U.S. stock-index futures Tuesday evening rose modestly, hours after the benchmarks suffered a pullback that eroded part of a powerful rally. Futures for the Dow Jones Industrial Average YMM20, 1.20% were up 0.2%, at 23,805 those for the S&P 500 index ESM20, 1.15% were rising 0.2% at 2,864.50, while Nasdaq-100 futures NQM20, 1.04% gained 0.3% at 8,950.25. Stocks lost steam into the close of the regular session Tuesday, with the Dow DJIA, -1.58% gaining 133.33 points, or 0.6%, to end at 24,883.09, the S&P 500 index SPX, -1.04% advancing 25.70 points to finish at 2,868.44, a gain of 0.9%, while the Nasdaq Composite index COMP, -0.53% adding 98.41 points, or 1.1%, to close at 8,809.12.
The lose of momentum on Tuesday was attributed partly to comments from Federal Reserve Vice Chairman Richard Clarida, who said: “We’re living through the most severe contraction in activity and surge in unemployment that we’ve seen in our lifetimes,” in an interview on CNBC, referring to the coronavirus-induced slowdowns. “This is not a typical recession. It’s going to be a very, very sharp contraction” in the second quarter,” he explained. The remarks appeared sufficient to knock some of the stuffing out of an equity market that had been enjoying a sharp broad-based rally. However, the Fed’s No. 2 did note that the “recovery could begin in the second half” of 2020.
Meanwhile, President Donald Trump, speaking Tuesday evening at a Honeywell International Inc. HON, -3.00%, where N95 masks and other personal protective equipment was being manufactured in Arizona, acknowledged reports that his administration may be phasing out the coronavirus task force.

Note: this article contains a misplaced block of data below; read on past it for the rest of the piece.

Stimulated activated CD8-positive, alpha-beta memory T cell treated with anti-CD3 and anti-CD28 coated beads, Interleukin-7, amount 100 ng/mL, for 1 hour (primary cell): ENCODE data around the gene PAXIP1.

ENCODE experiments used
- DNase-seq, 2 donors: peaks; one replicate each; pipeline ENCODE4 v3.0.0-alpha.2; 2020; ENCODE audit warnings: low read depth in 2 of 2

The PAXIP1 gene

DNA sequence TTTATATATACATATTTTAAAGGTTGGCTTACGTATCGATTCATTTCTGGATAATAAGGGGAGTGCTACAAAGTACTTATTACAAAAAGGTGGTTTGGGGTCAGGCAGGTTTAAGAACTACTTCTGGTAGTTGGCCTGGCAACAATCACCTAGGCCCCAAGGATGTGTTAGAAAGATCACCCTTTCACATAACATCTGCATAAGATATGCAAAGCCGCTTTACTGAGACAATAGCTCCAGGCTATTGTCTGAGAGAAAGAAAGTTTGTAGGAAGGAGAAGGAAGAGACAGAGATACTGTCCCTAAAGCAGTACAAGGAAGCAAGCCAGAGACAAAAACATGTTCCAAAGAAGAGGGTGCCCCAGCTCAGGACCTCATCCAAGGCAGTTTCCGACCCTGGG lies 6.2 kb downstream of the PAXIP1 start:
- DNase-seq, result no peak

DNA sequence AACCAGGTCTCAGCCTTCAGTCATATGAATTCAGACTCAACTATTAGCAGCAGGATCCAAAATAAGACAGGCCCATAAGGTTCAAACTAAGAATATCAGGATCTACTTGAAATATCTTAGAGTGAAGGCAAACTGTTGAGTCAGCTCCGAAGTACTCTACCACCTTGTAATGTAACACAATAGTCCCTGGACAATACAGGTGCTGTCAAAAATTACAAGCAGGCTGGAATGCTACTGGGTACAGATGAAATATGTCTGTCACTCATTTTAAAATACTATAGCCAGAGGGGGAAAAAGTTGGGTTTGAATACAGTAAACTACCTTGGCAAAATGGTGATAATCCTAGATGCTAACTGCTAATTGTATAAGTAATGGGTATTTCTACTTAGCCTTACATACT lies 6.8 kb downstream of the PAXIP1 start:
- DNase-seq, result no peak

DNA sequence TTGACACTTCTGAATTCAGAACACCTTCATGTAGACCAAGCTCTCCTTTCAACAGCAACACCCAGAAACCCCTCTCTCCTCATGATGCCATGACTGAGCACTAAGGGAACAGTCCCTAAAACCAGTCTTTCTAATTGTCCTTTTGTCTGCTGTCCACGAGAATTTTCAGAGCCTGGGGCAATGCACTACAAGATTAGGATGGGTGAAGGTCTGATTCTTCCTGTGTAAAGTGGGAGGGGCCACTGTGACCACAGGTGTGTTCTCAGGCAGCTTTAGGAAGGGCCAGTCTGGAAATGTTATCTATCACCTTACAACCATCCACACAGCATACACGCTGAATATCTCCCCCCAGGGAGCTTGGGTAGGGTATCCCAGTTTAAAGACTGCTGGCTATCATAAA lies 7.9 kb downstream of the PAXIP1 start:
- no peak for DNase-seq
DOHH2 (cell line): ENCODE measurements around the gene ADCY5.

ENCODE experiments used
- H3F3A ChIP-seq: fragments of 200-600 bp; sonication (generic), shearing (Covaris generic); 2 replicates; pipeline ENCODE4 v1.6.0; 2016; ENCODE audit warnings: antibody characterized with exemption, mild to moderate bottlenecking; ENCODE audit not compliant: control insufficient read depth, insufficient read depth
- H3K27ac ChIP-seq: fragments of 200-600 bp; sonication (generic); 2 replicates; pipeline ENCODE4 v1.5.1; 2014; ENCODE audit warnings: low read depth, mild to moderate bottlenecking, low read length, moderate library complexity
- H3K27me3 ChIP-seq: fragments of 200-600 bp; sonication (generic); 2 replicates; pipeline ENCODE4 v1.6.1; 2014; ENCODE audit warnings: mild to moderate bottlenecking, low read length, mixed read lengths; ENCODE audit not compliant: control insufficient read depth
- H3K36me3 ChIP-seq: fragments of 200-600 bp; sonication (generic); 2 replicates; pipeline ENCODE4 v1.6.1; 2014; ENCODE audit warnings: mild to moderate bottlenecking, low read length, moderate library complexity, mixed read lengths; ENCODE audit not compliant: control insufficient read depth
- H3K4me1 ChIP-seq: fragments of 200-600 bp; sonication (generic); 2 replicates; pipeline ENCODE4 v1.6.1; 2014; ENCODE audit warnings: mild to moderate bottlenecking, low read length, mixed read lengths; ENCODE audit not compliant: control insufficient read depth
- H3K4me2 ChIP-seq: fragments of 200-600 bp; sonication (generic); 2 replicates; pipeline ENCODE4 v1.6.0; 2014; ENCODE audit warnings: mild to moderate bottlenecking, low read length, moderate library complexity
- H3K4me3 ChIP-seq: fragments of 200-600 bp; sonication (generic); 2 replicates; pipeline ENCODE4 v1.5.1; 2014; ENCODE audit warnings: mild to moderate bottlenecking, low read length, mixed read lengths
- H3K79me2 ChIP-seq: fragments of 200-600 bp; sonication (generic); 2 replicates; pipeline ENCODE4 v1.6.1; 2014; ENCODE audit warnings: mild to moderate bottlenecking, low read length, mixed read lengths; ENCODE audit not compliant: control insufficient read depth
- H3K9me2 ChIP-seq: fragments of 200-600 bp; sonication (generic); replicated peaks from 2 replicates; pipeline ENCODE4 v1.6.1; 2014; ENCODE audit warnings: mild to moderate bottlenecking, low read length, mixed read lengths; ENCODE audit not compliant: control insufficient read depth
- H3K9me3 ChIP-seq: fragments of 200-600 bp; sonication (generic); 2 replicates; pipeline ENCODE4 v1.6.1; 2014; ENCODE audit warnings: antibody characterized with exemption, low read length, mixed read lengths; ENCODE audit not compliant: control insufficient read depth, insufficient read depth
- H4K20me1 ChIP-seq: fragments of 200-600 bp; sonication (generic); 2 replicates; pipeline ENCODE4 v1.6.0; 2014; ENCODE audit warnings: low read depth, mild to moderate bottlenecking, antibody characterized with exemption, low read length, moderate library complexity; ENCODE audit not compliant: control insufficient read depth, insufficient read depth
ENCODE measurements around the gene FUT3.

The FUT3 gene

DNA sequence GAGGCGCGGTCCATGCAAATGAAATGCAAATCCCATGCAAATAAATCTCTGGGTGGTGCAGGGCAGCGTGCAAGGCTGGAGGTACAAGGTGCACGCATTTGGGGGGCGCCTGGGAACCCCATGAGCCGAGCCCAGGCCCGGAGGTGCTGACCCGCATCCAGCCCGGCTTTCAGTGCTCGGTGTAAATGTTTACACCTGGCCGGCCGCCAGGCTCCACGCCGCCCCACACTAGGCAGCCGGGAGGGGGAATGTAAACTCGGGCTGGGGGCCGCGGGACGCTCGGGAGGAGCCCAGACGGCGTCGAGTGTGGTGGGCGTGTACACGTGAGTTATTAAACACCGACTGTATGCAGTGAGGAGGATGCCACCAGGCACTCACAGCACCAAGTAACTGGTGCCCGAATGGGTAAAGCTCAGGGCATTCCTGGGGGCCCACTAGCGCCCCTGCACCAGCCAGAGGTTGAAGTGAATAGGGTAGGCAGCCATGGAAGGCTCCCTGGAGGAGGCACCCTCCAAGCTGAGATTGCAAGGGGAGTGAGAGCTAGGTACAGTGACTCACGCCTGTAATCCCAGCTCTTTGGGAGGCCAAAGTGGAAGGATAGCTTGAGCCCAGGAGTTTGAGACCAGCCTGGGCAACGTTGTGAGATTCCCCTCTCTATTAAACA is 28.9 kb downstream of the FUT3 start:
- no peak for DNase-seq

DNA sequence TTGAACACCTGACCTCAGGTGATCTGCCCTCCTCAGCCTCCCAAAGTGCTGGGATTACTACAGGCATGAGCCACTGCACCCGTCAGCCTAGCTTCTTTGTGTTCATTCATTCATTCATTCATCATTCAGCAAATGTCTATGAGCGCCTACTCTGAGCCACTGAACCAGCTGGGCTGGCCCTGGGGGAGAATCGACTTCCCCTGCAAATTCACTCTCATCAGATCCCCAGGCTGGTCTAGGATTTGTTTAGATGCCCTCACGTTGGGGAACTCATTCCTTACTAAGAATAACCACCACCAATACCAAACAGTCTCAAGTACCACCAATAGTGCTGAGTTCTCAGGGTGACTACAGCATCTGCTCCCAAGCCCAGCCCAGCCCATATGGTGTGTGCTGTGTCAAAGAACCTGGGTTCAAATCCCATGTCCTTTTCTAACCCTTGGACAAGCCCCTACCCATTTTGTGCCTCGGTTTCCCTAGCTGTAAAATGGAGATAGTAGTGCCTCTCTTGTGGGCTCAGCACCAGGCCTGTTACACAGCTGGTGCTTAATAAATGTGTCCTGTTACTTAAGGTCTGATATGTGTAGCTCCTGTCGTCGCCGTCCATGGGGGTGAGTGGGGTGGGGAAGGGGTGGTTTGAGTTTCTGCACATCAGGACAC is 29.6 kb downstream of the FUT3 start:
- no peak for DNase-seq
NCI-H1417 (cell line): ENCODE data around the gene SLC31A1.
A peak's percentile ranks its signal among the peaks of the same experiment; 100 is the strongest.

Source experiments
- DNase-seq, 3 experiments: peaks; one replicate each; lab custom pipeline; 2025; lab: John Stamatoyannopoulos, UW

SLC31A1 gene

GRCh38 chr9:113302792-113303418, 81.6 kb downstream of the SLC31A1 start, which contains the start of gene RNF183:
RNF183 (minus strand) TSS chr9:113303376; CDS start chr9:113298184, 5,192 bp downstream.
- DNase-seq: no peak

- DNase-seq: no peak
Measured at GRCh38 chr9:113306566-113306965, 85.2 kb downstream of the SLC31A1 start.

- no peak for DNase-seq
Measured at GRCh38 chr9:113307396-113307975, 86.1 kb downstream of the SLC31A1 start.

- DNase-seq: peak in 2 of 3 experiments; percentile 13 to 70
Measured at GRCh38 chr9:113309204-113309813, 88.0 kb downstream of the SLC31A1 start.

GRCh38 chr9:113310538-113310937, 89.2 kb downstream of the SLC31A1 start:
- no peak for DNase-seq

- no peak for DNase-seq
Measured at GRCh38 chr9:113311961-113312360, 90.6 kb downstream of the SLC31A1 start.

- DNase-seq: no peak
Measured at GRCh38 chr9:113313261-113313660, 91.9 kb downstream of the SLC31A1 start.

During an interview with Bloomberg on Tuesday, Vice President Mike Pence said “as states are reopening, we’re seeing progress that we’re making. Markets had been rising on easing of lockdown protocols in a number of U.S. states. However, worries about China-U.S. tensions, centered on Beijing’s handling of the viral outbreak that was first identified in Wuhan in December, and lingering concerns about how adeptly companies will be able to adapt to the new era of COVID-19, combined to inject some uncertainty in equity markets.
In corporate news, shares of entertainment giant Walt Disney & Co. DIS, -2.12% were down 2.3% in after-hours trade following the company’s quarterly report showed that its profit dove more than 90% in the second quarter, with more than $1 billion in lost profit from its theme parks alone, which have been mostly shuttered due to the deadly infectious disease. Meanwhile, alternative-meat maker Beyond Meat Inc. BYND, +4.74% saw its shares surge more than 10% after the regular session Tuesday after it reported first-quarter net income of $1.8 million, or 3 cents a share, compared with a loss of $6.6 million, or 95 cents a share, in the year-ago period. Revenue grew 141% to $97.1 million from $40.2 million in the year-ago period.
Dow books meager gain as traders say Fed’s Clarida sucked the life out of the stock market’s Tuesday rally
HTZ-6.62% Stocks ended higher on Tuesday, but well off their best levels, as market participants said cautious comments about the health of the U.S. economy from Federal Reserve’s No. 2, Richard Clarida, deflated much stronger gains. Investors had been upbeat as the easing of social restrictions put in place to stem the spread of the COVID-19 pandemic was fueling optimism on Wall Street.
The S&P 500 SPX, -1.04% rose 0.9% to 2,868. The Dow Jones Industrial Average DJIA, -1.58% climbed 133 points, or 0.6%, to 23,883, all on a preliminary basis. The Nasdaq Composite COMP, -0.53% gained 1.1% to 8,809. Despite the pullback from the intrday high Tuesday stocks still have managed to shrug off the economic devastation across the U.S. as the reopening of some states and counties offers a glimpse of the recovery.
In company news, shares of Hertz HTZ, -6.62% tumbled more than 16% after the Wall Street Journal reported that the car rental company had hired an additional adviser to help with an imminent bankruptcy filing.